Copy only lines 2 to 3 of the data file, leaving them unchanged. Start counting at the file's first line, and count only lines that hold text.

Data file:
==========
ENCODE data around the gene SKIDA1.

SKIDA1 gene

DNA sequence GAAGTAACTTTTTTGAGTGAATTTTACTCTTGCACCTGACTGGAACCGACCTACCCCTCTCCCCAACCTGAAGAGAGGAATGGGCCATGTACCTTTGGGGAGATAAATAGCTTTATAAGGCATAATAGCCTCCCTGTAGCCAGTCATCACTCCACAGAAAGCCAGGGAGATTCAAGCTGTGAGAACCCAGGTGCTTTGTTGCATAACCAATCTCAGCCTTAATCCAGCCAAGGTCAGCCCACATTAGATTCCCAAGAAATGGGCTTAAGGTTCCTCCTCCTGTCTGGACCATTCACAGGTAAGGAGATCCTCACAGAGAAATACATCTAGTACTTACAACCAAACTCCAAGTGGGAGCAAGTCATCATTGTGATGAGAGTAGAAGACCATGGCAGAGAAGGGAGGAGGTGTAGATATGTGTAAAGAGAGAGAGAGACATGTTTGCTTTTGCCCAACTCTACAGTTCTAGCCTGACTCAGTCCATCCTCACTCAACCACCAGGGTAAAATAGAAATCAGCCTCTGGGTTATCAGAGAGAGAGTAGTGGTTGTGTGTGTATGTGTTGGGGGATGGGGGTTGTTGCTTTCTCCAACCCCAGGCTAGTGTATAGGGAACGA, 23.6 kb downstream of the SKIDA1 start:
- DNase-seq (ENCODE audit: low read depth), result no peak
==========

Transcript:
SKIDA1 gene

DNA sequence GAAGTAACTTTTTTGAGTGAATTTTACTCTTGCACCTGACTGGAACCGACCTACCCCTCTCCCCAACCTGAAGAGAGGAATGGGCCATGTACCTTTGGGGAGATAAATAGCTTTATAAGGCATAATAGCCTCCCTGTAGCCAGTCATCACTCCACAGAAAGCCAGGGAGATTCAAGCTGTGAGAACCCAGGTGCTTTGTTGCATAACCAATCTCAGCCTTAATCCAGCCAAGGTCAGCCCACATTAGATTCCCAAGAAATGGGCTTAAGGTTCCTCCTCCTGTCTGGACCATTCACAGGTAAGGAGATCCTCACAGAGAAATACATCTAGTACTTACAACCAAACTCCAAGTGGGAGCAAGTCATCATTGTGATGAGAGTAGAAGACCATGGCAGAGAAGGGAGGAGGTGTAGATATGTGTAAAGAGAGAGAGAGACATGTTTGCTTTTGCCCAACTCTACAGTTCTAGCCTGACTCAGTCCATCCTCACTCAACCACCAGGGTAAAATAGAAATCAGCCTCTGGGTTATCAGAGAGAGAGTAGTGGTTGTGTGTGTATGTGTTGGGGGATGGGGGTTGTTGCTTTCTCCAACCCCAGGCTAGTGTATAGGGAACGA, 23.6 kb downstream of the SKIDA1 start: